We welcome any contribution and involvement from the community regarding MyMeeting. If anyone is interested they should first register themselves at the OSCC Knowledgebank ( ) and from there they can read up on the latest MyMeeting documentation ( ).

They should download the source code and try out MyMeeting (the Knowledgebank would have information on how to do that). If they find some bugs or would like to suggest some feature they can do so at the mymeeting trac site ( ) by logging in with their Knowledgebank account.

They should also register with the mymeeting-users mailing list to keep up with the latest happenings with mymeeting at . Apart from that, sometimes the mymeeting developers can be found in the #oscc irc channel on freenode. We'd be glad to help in any way we can so that the community can contribute.

4) Are there plans to integrate into existing legacy calendaring systems? Are there plans to integrate into FOSS calendaring software? How about integrating into existing proprietary calendaring software?

We have a vague plan of exporting the meeting calendars with iCal or something. But that is still a long way to go in the pipeline.

5) What is the roadmap for future releases of MyMeeting?

We haven't got a lot of feedback from the community yet as of where we should be heading. So most of it is only in the developers head of what next we should do. Yeah.. we're still very new at managing an open source project. It should be in trac.. :P

6) Why was the decision to keep MyMeeting development within OSCC before version 1.0 ?

That was actually the default way of doing things here at OSCC. We're actually trying to introduce something new with MyMeeting version 2 with it being completely open source and all.

7) Will future projects appear to the public prior to v1.0?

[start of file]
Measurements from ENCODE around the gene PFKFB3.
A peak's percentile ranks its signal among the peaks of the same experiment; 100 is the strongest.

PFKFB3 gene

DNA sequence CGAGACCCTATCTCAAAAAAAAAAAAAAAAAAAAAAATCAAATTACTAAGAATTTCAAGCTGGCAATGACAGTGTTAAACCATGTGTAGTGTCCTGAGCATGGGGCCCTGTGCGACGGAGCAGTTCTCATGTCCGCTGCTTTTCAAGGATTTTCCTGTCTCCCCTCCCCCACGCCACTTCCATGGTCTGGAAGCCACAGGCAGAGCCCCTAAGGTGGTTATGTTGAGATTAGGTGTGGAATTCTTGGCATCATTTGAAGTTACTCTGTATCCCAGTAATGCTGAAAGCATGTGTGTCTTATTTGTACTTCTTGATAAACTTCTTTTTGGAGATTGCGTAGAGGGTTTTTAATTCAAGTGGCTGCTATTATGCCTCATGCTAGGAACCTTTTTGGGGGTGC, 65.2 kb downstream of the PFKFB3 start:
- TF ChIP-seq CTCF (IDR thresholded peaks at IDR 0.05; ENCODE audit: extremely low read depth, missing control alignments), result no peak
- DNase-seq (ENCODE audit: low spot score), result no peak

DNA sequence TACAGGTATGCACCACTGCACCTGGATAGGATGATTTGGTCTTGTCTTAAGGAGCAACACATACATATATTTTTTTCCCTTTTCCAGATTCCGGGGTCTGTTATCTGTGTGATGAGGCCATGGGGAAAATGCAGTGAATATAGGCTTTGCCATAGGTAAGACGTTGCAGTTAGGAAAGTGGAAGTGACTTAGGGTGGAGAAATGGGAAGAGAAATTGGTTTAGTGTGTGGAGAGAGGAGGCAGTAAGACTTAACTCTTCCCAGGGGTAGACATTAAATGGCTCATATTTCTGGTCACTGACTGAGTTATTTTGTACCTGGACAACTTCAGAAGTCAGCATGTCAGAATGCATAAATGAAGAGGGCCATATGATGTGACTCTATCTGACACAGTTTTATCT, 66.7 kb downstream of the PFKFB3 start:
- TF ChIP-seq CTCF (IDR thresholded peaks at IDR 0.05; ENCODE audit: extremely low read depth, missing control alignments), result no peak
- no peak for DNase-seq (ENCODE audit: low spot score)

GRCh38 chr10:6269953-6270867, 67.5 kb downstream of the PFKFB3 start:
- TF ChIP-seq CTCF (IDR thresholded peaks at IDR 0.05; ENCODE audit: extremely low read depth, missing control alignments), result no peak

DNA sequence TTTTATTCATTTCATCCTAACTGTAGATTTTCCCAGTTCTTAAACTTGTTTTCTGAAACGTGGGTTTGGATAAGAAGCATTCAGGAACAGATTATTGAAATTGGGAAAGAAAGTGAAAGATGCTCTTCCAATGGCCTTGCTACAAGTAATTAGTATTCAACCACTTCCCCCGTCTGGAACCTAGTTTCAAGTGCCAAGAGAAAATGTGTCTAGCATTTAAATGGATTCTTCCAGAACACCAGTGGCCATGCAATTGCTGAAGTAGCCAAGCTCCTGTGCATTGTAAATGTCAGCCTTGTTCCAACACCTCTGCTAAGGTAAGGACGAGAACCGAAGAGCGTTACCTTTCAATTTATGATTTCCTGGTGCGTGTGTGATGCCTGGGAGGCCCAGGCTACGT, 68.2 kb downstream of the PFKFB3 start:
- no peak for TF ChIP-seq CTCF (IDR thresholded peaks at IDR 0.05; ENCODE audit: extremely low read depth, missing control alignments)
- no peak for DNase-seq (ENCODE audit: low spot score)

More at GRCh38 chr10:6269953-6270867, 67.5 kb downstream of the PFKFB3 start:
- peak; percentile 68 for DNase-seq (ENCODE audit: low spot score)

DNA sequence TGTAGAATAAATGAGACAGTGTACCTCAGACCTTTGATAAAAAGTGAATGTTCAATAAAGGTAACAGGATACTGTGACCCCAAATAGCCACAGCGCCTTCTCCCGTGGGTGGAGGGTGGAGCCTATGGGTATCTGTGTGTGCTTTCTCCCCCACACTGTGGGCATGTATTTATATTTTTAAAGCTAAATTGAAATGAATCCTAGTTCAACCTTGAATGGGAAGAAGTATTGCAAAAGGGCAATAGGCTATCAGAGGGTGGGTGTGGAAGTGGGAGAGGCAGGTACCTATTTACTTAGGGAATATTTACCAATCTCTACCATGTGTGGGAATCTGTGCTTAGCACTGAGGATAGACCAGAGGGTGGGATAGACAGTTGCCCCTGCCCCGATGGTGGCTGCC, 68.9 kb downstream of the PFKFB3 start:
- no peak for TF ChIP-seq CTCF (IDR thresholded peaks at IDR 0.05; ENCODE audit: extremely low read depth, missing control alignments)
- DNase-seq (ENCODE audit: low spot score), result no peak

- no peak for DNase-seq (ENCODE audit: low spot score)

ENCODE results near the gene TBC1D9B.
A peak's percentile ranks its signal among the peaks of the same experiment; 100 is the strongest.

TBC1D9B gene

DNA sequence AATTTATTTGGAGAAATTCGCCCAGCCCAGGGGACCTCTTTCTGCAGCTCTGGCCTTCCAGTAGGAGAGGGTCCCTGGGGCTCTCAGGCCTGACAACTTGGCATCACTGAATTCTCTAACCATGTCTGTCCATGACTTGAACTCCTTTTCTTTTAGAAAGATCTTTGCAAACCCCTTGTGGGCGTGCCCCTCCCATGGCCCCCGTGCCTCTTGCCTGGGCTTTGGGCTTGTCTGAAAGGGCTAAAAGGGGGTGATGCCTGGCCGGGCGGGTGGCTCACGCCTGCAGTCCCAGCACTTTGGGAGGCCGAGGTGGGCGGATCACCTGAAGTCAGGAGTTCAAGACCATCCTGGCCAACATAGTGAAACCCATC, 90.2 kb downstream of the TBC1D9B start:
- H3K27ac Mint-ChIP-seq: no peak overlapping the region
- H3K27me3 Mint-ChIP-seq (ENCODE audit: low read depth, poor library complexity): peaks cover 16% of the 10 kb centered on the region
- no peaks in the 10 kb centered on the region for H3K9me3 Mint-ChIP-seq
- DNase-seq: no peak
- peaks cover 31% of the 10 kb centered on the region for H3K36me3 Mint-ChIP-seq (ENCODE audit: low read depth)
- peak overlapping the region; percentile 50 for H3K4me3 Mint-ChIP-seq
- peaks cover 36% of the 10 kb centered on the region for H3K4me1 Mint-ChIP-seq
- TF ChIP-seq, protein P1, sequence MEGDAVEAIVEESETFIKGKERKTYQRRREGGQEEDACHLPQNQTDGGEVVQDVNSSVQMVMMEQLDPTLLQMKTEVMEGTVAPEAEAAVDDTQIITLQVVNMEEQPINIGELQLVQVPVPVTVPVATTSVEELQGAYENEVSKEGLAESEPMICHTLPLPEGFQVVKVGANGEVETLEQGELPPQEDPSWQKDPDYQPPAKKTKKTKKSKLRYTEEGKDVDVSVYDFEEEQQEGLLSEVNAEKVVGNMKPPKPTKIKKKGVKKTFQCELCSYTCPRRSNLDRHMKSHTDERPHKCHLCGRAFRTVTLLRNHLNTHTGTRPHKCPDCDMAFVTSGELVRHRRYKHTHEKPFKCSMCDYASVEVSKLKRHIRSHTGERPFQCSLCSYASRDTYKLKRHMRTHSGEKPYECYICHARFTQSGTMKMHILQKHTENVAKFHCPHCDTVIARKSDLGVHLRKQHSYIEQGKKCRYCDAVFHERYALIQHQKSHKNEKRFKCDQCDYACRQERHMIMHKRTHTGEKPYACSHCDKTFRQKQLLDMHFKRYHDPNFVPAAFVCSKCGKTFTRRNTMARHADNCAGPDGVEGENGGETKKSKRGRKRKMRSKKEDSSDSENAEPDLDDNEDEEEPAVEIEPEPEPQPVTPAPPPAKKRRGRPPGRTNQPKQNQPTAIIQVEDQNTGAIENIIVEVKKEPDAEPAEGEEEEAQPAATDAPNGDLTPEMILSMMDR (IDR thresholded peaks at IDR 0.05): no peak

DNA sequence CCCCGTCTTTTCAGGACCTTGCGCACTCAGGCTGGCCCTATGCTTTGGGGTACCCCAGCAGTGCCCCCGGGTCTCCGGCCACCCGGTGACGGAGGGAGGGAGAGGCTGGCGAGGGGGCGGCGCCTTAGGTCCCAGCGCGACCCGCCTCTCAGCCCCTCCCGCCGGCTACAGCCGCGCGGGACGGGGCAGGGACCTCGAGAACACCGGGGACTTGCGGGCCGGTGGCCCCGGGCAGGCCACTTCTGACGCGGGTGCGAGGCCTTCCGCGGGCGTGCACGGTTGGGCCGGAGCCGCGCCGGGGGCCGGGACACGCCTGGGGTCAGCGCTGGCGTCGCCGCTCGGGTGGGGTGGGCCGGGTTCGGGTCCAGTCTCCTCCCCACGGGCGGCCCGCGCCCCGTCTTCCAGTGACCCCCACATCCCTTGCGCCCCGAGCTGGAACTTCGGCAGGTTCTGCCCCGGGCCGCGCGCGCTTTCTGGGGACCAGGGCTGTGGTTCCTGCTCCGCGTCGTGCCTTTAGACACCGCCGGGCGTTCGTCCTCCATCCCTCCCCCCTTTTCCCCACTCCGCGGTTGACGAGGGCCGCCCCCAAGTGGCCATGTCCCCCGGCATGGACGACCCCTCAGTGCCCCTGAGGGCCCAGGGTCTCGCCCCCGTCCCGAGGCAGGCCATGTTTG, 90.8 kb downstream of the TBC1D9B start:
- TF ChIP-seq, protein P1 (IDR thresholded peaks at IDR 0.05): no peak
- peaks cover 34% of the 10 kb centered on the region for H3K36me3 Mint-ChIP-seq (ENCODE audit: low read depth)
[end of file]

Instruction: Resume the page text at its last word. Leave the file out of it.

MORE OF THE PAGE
That would have to depend on the management.. :)

8) How is the team adapting to releasing the code?

We were pretty nervous at first. Not knowing whether our codes were any good and all. But we're okay now. Still got a long way to go to be fully disciplined in the open source way thought (release control and all) but insyaAllah we'll get there.

9) Management must be well educated to have the source code released. Was this an issue, and did you need advocacy sessions?

We are supposed to be the Open Source COMPETENCY Centre. :) So management should already know about the advantages of doing it in open source. We didn't need advocacy sessions.

10) How does your team / Management / OSCC / MAMPU rationalise the sharing of Intellectual Right of copyright and software patents?

We want Malaysia to be seen as a contributor of knowledge and technology to the global community.

11) How many seats has this been rolled out to (#Agencies / #Seats) and how much would this have cost for an equivalent commercial product?

There is at least around 6 agencies that is actively engaged with us to use MyMeeting. And since MyMeeting is freely downloadable there could be more out there that we don't even know of that's using it. Our current estimate is that it would cost at least RM 100K per agency to get something like MyMeeting commercially. So that's RM 600K at least already. :)

12) How much would your team foresee saving the Govt over the next 5 to 10 years from MyMeeting, and other OSCC products?